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Equal pay for equal work?
M J Antony in New Delhi | November 26, 2008
The founding fathers of the Constitution had set certain goals in the directive principles of state policy, but they are not enforceable in a court of law. These principles, however, are so attractive that there is consistent demand to make them work by drafting them into laws.
During election times like these, the call might be for the enforcement of the Uniform Civil Code, one of the directive principles. At other times, it is for free and compulsory education for all children up to 14 years.
In the field of labour, the aim is to provide for 'equal pay for equal work.' This last one is the only directive principle which was made enforceable so far, that too by a Supreme Court fiat. But the experiment has failed and the court has finally withdrawn from it.
The principle of equal pay for equal work for men and women embodied in Article 39(d) of the Constitution was first considered in Kishori Mohanlal Bakshi vs Union of India in 1962. The Supreme Court then said that it was not capable of being enforced in a court of law.
In 1982, when the affirmative adrenalin began to flow in the Supreme Court, the thinking changed and in Randhir Singh vs Union of India it was unequivocally ruled that the principle was not an abstract doctrine and could be enforced by reading into it the equality precepts enshrined in Articles 14 and 16. The court went so far as to say that even a daily wage employee who is performing duties similar to regular employees is entitled to the same pay.
However, the Supreme Court took another turn by 1988 and veered round to the view that the principle cannot be enforced and it should remain only as a guiding star for the law makers and judiciary.
Earlier this month, the Supreme Court reviewed the case law once again in Official Liquidator vs Dayanand and gave a virtual death blow to the equal pay principle as it was propounded. This case dealt with the status of those employed by the official liquidators in the high courts.
There are two kinds of staff under the official liquidators. One stream comes from the posts sanctioned by the Department of Company Affairs, Government of India, and the other group is employed under the Companies (Court) Rules. While the first category is paid from the Consolidated Fund of India, the latter is paid from the fund created by disposal of assets of companies in liquidation. The second group is paid less and there was constant clamour for parity in pay and their absorption in the first group. Schemes were being devised, with little result. Therefore, the aggrieved party moved high courts in several states for equal pay for equal work. The Calcutta High Court, for one, heard their plea and asked the Official Liquidator to absorb them into the first category. Therefore, the official liquidator appealed to the Supreme Court.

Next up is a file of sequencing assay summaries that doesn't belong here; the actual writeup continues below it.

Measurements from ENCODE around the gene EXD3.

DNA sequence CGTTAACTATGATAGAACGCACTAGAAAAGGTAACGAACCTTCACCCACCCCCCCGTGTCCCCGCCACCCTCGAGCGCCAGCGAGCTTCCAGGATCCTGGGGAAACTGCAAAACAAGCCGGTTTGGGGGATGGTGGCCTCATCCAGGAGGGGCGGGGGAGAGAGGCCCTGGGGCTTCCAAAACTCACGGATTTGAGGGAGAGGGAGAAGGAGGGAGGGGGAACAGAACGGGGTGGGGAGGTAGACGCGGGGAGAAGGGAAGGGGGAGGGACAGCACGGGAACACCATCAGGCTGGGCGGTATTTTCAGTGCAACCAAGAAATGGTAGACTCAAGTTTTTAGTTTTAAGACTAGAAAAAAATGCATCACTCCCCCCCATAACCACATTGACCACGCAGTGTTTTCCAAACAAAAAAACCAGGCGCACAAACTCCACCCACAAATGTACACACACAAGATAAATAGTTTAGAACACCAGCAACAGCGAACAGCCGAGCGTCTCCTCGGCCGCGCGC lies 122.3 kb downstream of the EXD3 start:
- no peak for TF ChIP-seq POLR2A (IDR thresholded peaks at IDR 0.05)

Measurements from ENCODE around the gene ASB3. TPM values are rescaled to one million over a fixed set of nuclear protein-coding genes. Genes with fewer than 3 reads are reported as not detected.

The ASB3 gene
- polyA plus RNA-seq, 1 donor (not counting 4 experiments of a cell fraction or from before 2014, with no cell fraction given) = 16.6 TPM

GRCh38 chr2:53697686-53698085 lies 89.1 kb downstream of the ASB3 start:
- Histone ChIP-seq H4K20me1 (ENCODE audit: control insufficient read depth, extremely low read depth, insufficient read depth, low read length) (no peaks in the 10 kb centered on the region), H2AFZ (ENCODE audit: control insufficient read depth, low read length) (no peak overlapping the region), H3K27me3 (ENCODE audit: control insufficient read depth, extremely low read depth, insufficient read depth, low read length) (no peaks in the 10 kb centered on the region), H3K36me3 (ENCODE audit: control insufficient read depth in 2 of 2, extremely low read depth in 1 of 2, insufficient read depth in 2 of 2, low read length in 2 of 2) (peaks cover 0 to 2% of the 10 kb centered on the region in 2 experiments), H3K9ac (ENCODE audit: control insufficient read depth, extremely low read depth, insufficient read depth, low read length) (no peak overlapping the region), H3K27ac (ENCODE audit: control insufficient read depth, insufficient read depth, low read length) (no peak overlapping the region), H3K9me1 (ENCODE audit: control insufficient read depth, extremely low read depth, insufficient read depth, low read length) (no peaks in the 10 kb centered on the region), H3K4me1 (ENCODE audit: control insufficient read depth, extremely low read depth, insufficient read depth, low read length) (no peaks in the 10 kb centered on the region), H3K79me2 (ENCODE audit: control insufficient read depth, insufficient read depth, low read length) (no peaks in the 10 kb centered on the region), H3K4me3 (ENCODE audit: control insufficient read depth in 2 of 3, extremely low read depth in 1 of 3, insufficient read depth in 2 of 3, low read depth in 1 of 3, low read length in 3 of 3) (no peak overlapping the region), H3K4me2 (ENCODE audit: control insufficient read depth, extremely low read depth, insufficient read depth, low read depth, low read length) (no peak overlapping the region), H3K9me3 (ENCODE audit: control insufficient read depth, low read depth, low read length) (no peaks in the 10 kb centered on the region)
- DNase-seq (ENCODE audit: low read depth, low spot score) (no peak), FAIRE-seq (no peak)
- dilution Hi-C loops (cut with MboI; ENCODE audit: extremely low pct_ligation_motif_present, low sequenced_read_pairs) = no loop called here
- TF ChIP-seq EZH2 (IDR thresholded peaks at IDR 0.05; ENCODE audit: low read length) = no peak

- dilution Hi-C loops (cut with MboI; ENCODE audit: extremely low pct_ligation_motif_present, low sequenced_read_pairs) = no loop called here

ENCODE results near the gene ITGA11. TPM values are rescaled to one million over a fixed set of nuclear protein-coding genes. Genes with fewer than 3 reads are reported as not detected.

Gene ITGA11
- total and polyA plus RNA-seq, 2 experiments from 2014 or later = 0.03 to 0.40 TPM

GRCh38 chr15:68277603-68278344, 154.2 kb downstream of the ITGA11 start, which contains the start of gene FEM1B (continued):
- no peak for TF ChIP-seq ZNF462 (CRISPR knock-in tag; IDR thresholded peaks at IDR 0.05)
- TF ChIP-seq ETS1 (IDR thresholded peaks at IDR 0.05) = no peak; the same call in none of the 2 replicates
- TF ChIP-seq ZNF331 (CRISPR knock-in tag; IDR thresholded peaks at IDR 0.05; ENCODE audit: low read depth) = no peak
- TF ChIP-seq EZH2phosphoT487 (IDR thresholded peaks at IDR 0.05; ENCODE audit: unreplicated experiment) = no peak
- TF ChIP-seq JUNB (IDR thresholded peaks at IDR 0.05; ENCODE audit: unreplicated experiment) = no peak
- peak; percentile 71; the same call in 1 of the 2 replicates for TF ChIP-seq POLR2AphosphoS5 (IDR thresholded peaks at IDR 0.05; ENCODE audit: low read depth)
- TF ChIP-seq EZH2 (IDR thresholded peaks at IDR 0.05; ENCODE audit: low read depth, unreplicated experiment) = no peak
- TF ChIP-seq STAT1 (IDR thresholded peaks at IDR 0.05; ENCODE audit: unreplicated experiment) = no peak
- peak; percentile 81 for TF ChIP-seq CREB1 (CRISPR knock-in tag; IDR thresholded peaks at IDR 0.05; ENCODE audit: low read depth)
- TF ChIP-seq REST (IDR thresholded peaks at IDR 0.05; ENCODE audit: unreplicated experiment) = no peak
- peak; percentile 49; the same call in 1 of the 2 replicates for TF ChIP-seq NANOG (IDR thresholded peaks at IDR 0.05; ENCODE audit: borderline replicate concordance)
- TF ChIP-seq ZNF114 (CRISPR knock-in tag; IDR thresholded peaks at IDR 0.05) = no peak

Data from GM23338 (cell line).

The high courts had invoked the principle of equality while ordering parity in remuneration. In their opinion, similarity in the nature of work of the company paid staff on the one hand and regular employees on the other hand, is by itself sufficient for invoking the principle of equal pay for equal work. However, the Supreme Court declared that 'the approach adopted by the high courts is clearly erroneous and the directions given for bringing about parity between the company-paid staff and the regular employees in the matter of pay, allowances, etc, are liable to be upset.'
The court stated that the Randhir Singh judgment cannot be followed blindly. 'Similarity in the designation or quantum of work are not determinative of equality in the matter of pay scales and before entertaining and accepting the claim based on equal pay for equal work, the court must consider factors like the source and mode of recruitment/ appointment, the qualifications, the nature of the work, the value judgement, responsibilities, reliability, experience, confidentiality, functional needs etc,' the judgement explained.
Some years ago, in Associated Bank Officers' Association vs State Bank of India [Get Quote], the court said that historically the principle originated in the slogan of the feminists who fought against gender-based discrimination in places of work. The Equal Remuneration Act of 1976 tackled that problem. But if the doctrine was stretched to other fields, it might snap.
Two times earlier, the Supreme Court had tried to give teeth to another directive principle, the Uniform Civil Code, but it had to drop the attempt hastily when there was political storm outside. In the case of equal pay principle, its affirmative spirit has died with a whimper.
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